Read more

In the News

Physicists hold first international particle accelerator conference

From symmetrybreaking, May 24, 2010

For decades, scientists from laboratories and universities around the world have worked together to build and operate particle detectors.

Until recently, accelerator physicists have done just the opposite, working predominantly with fellow scientists at the same institution to build their machines.

This week hundreds of accelerator physicists have gathered in Kyoto, Japan, to take part in the first International Particle Accelerator Conference, taking a step toward the practices of their detector-building colleagues. "Any new accelerator will surely need to be built in an international collaboration," said Katsunobu Oide, chair of the IPAC 2010 organizing committee, in his introductory remarks.

Detector builders expect to work with collaborators from outside their institutions. If a particle physicist wants to take part in an experiment, he or she must take some responsibility for the detector by helping with construction or taking shifts running it.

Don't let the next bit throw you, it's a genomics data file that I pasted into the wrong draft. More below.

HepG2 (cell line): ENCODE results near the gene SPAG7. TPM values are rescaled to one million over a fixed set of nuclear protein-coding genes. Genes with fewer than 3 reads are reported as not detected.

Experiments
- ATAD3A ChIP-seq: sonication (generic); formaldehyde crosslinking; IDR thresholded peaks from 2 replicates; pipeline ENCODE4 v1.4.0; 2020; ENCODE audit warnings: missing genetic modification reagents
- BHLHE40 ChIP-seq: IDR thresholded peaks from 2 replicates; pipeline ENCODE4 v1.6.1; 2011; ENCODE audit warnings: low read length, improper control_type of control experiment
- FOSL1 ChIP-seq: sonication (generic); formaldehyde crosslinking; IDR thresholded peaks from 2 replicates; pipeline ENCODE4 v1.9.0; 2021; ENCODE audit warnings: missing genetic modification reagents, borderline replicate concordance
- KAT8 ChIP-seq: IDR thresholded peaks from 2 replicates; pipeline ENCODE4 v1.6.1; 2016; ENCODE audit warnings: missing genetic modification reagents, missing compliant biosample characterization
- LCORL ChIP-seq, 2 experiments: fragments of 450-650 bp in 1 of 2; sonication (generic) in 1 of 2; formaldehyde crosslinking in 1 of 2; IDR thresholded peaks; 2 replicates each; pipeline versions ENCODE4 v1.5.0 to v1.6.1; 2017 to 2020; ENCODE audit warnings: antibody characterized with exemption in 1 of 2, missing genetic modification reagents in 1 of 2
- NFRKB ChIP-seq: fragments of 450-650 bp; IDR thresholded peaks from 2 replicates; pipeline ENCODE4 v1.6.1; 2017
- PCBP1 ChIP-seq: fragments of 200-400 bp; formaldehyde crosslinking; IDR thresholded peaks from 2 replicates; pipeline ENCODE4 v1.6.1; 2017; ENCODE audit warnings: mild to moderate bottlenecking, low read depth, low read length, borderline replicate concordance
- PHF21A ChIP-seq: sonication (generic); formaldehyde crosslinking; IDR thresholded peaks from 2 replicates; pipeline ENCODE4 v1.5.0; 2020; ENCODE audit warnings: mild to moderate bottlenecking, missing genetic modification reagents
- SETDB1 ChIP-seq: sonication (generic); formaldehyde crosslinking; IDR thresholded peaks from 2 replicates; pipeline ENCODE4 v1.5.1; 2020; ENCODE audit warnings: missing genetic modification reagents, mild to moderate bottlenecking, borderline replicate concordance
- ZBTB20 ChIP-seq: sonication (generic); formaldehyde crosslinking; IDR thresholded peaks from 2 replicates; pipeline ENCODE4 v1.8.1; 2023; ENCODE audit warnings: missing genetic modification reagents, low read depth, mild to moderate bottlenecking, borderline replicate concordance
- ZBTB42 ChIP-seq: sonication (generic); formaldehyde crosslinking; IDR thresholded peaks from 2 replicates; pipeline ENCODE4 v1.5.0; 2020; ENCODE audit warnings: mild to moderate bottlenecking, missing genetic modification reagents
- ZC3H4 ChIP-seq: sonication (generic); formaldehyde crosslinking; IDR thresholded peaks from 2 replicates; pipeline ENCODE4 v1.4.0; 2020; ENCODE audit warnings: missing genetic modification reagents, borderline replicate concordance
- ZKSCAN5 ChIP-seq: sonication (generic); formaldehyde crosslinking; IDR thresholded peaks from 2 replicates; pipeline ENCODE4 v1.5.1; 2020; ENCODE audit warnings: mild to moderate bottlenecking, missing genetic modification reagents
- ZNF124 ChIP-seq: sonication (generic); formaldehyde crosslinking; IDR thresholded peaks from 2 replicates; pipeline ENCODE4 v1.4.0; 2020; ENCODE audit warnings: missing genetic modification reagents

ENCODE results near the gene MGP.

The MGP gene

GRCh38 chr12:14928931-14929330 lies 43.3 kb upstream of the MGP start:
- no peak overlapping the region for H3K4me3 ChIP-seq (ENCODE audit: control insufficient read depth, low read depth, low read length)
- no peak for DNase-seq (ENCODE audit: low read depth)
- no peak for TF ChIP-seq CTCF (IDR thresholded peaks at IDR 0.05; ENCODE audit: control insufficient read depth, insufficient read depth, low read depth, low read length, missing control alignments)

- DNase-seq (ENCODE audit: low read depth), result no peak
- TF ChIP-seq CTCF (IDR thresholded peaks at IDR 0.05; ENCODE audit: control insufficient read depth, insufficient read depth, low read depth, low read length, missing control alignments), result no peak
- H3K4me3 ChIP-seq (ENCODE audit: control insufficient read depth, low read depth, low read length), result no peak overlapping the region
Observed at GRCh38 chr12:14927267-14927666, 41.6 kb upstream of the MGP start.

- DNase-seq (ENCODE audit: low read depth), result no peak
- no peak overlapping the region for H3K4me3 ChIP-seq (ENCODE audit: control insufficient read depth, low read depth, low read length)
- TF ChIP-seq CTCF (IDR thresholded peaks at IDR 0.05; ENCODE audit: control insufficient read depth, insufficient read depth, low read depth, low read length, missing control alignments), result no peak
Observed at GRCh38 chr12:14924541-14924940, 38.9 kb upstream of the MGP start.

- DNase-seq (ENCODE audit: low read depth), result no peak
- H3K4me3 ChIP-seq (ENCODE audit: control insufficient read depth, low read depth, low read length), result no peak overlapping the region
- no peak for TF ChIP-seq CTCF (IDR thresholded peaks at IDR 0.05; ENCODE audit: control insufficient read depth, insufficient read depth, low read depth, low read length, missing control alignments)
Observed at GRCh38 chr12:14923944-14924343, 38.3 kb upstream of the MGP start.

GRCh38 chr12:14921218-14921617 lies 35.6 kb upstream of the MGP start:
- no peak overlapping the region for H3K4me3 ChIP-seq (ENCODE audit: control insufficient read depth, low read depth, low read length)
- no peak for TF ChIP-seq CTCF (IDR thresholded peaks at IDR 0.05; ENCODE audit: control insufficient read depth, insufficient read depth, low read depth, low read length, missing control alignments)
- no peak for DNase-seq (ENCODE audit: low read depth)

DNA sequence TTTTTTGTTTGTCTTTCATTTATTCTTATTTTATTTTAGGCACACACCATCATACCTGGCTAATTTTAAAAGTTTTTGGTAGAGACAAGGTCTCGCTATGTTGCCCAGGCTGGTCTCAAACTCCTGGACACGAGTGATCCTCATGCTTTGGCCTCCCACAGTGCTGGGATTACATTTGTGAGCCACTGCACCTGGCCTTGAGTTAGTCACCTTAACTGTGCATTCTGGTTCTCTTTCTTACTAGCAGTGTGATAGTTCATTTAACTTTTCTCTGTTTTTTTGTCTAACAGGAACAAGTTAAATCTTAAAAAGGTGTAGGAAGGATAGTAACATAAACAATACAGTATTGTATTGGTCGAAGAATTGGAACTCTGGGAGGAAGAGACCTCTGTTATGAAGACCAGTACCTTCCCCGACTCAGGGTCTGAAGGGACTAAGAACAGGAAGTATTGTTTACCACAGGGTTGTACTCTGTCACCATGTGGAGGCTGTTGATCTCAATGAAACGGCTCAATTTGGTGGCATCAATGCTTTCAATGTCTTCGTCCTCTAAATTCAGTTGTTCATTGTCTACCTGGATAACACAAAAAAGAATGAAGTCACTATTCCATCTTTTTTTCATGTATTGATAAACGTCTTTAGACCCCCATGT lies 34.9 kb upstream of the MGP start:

Read more

Result of the Week

Why are we made of matter?

In this analysis, we have observed a preference for antimatter to convert into matter. It is possible that this result will reveal why we live in a matter-dominated universe.

Last week, DZero’s press release on a new physics result got lots of media attention. I imagine that Fermilab Today readers are wondering what the buzz is all about.

The result looks at one of the biggest mysteries in the evolution of the universe. Here at the Tevatron, we can convert pure energy into equal amounts of matter and antimatter. We expect that this also occurred in the early instants of the universe,

However, the rules of physics run both ways. Matter and antimatter can also convert back to energy. In a universe with equal amounts of matter and antimatter, we’d expect most of it to annihilate, leaving nothing.

And yet our universe seems to be composed wholly of matter. The perfect balance between matter and antimatter couldn’t have applied in the early universe. This is the basis of one of particle physics’ biggest conundrums.